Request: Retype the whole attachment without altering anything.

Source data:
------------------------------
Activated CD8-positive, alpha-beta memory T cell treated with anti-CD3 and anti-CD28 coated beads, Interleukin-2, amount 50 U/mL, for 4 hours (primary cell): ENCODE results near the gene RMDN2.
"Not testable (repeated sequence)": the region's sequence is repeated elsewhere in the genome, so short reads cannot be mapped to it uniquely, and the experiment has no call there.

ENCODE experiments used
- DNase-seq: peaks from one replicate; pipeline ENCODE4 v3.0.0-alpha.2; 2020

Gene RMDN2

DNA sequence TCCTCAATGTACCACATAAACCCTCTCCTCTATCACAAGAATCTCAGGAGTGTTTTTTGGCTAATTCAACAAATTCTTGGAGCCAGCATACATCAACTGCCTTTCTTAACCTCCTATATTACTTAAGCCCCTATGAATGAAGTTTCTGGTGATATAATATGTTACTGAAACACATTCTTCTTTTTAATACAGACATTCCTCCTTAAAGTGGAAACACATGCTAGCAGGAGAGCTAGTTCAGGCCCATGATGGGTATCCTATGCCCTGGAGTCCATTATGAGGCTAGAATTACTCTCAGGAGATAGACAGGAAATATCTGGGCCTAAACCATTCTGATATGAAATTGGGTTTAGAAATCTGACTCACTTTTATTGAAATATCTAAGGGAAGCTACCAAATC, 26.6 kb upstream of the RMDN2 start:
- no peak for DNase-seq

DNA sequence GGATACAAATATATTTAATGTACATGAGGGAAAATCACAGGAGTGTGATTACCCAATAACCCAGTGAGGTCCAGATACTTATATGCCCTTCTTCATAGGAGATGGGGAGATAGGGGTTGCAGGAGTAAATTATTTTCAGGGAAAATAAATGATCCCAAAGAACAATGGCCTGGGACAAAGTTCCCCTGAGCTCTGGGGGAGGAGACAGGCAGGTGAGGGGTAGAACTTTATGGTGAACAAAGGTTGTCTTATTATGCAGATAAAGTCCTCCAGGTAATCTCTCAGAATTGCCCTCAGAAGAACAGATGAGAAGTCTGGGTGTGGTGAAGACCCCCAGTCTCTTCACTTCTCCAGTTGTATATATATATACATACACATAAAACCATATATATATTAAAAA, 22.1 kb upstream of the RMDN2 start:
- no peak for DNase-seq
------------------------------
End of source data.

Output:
Activated CD8-positive, alpha-beta memory T cell treated with anti-CD3 and anti-CD28 coated beads, Interleukin-2, amount 50 U/mL, for 4 hours (primary cell): ENCODE results near the gene RMDN2.
"Not testable (repeated sequence)": the region's sequence is repeated elsewhere in the genome, so short reads cannot be mapped to it uniquely, and the experiment has no call there.

ENCODE experiments used
- DNase-seq: peaks from one replicate; pipeline ENCODE4 v3.0.0-alpha.2; 2020

Gene RMDN2

DNA sequence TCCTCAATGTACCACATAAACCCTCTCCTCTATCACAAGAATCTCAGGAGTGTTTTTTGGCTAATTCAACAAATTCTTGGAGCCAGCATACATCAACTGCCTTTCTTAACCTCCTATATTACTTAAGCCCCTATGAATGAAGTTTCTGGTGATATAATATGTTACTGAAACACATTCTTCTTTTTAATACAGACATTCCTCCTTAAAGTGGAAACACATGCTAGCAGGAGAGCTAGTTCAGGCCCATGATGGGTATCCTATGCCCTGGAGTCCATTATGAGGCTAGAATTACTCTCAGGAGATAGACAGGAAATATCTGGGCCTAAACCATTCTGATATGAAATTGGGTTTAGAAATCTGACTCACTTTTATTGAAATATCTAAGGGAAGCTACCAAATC, 26.6 kb upstream of the RMDN2 start:
- no peak for DNase-seq

DNA sequence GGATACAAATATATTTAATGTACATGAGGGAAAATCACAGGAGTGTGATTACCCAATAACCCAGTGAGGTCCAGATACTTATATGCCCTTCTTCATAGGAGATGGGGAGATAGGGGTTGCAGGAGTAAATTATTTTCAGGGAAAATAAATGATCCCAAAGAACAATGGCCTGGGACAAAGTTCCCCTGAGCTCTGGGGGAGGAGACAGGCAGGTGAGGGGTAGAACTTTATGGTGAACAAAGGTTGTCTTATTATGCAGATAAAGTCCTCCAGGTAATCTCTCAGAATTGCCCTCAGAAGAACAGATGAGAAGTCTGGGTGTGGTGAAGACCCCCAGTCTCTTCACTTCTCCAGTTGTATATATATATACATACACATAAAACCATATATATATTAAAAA, 22.1 kb upstream of the RMDN2 start:
- no peak for DNase-seq